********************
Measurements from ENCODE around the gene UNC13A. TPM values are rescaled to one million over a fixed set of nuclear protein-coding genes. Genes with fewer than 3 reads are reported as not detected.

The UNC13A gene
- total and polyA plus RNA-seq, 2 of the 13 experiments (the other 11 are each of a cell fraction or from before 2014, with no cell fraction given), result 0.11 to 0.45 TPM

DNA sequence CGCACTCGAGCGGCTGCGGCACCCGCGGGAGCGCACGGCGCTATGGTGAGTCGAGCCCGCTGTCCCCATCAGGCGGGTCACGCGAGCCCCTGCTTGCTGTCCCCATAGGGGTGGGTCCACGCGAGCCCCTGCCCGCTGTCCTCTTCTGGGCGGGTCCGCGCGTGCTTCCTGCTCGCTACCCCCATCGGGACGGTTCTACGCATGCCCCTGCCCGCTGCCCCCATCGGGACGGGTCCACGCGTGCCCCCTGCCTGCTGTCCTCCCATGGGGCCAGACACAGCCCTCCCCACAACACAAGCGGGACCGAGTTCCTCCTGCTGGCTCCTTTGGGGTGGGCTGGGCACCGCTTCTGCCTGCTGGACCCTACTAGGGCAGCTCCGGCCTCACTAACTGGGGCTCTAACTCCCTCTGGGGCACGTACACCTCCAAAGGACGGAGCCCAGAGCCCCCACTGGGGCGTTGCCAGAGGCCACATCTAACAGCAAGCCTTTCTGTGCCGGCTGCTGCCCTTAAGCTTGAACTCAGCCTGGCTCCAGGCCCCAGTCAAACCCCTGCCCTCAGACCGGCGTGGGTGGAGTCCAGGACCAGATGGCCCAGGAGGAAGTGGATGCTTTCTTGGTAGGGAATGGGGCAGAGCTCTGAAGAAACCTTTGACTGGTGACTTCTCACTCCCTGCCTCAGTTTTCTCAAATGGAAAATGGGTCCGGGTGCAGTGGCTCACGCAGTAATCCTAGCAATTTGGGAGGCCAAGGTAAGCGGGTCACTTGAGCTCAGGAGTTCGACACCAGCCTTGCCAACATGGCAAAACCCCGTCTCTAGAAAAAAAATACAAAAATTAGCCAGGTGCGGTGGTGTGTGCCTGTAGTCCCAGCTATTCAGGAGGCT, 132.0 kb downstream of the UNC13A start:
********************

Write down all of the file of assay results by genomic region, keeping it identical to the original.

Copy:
Measurements from ENCODE around the gene UNC13A. TPM values are rescaled to one million over a fixed set of nuclear protein-coding genes. Genes with fewer than 3 reads are reported as not detected.

The UNC13A gene
- total and polyA plus RNA-seq, 2 of the 13 experiments (the other 11 are each of a cell fraction or from before 2014, with no cell fraction given), result 0.11 to 0.45 TPM

DNA sequence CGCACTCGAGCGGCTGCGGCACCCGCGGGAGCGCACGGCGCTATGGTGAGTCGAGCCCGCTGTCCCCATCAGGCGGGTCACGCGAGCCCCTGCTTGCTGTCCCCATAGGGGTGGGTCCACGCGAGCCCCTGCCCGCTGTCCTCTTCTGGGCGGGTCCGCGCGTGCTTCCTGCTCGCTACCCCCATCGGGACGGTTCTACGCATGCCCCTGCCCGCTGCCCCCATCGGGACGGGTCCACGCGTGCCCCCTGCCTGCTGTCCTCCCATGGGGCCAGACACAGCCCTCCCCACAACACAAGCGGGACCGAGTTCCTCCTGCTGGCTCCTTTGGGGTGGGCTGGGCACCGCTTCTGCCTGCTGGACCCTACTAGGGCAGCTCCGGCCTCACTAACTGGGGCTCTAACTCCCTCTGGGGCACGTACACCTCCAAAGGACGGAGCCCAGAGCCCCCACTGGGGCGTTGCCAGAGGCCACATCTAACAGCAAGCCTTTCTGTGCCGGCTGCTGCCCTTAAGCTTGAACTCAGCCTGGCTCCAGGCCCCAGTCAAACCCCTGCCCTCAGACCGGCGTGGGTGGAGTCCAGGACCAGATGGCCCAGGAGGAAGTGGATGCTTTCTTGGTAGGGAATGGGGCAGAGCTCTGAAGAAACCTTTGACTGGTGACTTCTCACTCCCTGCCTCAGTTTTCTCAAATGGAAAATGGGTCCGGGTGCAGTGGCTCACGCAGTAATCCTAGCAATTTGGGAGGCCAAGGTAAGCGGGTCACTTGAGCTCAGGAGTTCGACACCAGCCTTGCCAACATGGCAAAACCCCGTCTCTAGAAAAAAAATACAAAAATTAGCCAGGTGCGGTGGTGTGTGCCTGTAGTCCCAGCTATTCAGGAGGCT, 132.0 kb downstream of the UNC13A start: